KABUL, Afghanistan – Two Americans training security forces were killed Monday by a man in an Afghan police uniform, Afghanistan's president said.
Hamid Karzai condemned the killing of what he described as two American trainers. There were no further details in a statement released by his office. Karzai offered his condolences to the men's families.
"According to reports this morning, two American trainers were killed by a person with a police uniform in the capital of Faryab province. Hearing this report, President Karzai was saddened and expressed his deep condolences to the families of both trainers who were killed in the incident," the statement said.
NATO said earlier that a man wearing an Afghan border police uniform shot dead two of its service members inside a compound in northern Afghanistan. It did not provide their nationalities.
It was unclear if the attacker was an Afghan police officer who turned on his Western counterparts or an insurgent who put on a uniform to infiltrate the base.There have been cases of both in Afghanistan.
The assailant fled the scene and NATO and Afghan authorities were investigating the shooting, which took place in the northern city of Maymana, said Interior Ministry spokesman Zemeri Bashary. He refused to provide further details.
Attacks by Afghan police and soldiers have appeared to increase over the past 12 months as NATO and Afghan forces work more closely together. In some cases, such shootings have been a result of arguments that turned violent. In others, the Taliban has claimed that Afghan shooters were sleeper agents.
In the last such attack in January, an Afghan soldier approached two Italian soldiers cleaning their weapons and shot them dead before escaping from the base. One of the deadliest such shootings occurred in November when an Afghan border police officer opened fire on NATO troops during a training mission in eastern Nangarhar province, killing six NATO service members before he was shot dead.
Monday's shooting came as protests broke out again in Afghanistan over a Florida pastor's burning of the Quran, making four straight days of demonstrations -- some deadly -- against the destruction of Islam's holy book. At least 21 people have been killed in the past three days of protests across the country.
The violence was set off by anger over the March 20 burning of the Koran by a Florida church -- the same church whose pastor had threatened to do so last year on the anniversary of the Sept. 11 attacks, triggering worldwide outrage.
The Koran burning appears to have inflamed a simmering anti-foreigner sentiment in the country, where anger about civilian casualties and international contractors making fortunes off the long-running conflict have worn down the welcome for Western forces over more than nine years of fighting.
Hundreds gathered in two separate protests in the east Monday -- one in Laghman province and one in neighboring Nangarhar, but both ended without major violence.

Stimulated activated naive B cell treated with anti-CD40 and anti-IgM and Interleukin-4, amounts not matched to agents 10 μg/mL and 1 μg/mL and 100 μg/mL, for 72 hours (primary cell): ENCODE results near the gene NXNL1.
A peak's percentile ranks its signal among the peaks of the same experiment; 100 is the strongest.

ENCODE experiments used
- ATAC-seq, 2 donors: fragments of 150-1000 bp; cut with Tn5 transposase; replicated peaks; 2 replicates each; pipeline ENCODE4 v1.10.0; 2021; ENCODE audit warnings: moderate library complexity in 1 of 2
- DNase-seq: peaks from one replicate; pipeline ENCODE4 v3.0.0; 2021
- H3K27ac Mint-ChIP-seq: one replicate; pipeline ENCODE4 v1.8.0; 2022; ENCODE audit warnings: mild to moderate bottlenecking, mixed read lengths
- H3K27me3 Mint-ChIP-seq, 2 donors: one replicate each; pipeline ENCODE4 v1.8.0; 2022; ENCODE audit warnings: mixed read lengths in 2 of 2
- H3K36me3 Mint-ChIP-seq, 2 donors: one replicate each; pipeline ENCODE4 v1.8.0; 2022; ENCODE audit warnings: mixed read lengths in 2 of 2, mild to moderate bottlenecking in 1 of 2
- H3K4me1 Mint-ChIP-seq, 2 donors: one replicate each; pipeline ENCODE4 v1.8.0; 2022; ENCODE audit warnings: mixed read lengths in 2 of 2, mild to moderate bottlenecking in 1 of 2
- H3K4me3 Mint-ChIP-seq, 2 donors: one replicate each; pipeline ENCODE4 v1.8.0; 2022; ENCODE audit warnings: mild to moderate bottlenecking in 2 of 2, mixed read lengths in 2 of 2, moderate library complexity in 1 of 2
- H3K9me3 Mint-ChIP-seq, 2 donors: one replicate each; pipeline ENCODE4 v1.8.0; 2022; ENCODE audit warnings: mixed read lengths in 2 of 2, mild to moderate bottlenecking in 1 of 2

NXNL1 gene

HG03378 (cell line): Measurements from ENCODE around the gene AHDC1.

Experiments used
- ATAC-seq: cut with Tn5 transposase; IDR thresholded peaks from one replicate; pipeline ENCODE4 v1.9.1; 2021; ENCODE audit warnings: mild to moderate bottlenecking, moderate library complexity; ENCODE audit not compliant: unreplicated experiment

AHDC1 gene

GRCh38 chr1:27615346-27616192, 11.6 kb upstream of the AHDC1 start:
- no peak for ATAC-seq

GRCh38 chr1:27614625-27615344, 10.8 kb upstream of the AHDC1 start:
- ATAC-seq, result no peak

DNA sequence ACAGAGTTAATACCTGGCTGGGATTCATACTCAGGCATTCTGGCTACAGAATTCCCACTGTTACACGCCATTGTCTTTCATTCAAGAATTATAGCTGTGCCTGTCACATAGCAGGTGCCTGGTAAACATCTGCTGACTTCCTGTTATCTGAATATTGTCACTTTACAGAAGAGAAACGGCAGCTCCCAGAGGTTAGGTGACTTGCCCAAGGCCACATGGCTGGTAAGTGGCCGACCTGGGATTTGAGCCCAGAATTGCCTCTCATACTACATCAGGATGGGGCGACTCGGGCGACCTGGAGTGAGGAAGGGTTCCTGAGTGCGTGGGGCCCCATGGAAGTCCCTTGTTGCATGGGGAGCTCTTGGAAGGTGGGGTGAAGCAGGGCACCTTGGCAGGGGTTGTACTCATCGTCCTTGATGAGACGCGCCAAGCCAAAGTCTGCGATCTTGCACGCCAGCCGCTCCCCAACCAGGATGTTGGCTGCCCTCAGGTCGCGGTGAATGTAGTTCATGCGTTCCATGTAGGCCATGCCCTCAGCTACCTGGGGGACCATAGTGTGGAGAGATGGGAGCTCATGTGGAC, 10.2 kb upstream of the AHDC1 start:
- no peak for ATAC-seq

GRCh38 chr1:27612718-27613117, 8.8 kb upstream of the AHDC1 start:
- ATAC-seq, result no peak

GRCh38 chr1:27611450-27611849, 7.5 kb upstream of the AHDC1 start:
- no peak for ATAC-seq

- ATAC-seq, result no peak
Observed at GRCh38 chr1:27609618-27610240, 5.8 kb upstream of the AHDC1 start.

The Laghman demonstration briefly threatened to turn into another melee as about 300 protesters brandished sticks and threw stones at police, who fired shots in the air to disperse the crowds, according to an Associated Press photographer at the scene.
The protest started in Alingar district and the shouting crowd moved toward the provincial capital of Mihtarlam, where they clashed with officers who wanted to keep them out of the city, said Gen. Abdul Aziz Gharanai, the provincial police chief. No one was injured, he said.
In Nangarhar's Ghanikhail district, hundreds blocked a main road and burned an effigy of the Florida pastor, the Rev. Terry Jones, before disbanding after about an hour and half, according to an AP photographer.
The violence started Friday when thousands of demonstrators in the previously peaceful northern city of Mazar-i-Sharif poured into the streets after Friday's Muslim prayer services and overran a U.N. compound, killing three U.N. staff members and four Nepalese guards.
A spokesman for Karzai said two delegations have been appointed to investigate the protest in Mazar-i-Sharif and others in Kandahar to find out why Afghan security forces could not control the crowds and what caused the demonstrations to turn violent.
Karzai has called on the international community to repudiate acts of Koran desecration and other acts that are offensive to the faiths of others and punish those responsible for the burning, spokesman Waheed Omar said.
"This is a very sensitive topic for the Afghan people," he said.
NATO also said one of its service members was killed Sunday in an insurgent attack in the east. NATO did not disclose other details or the service member's nationality. The majority of troops in the east are American.
The latest deaths bring to 104 the number of NATO service members killed so far this year. In the same period of 2010, 129 NATO troops died.
Meanwhile, the Afghan government said it thwarted a pair of suicide attackers who attempted to assault a court office in Lashkar Gah, the capital of southern Helmand province. Police ambushed the attackers before they could reach their target, the Interior Ministry said. One of the bombers detonated his explosives, while the second was shot dead by police. One police officer and one civilian were injured in the clash, the government said.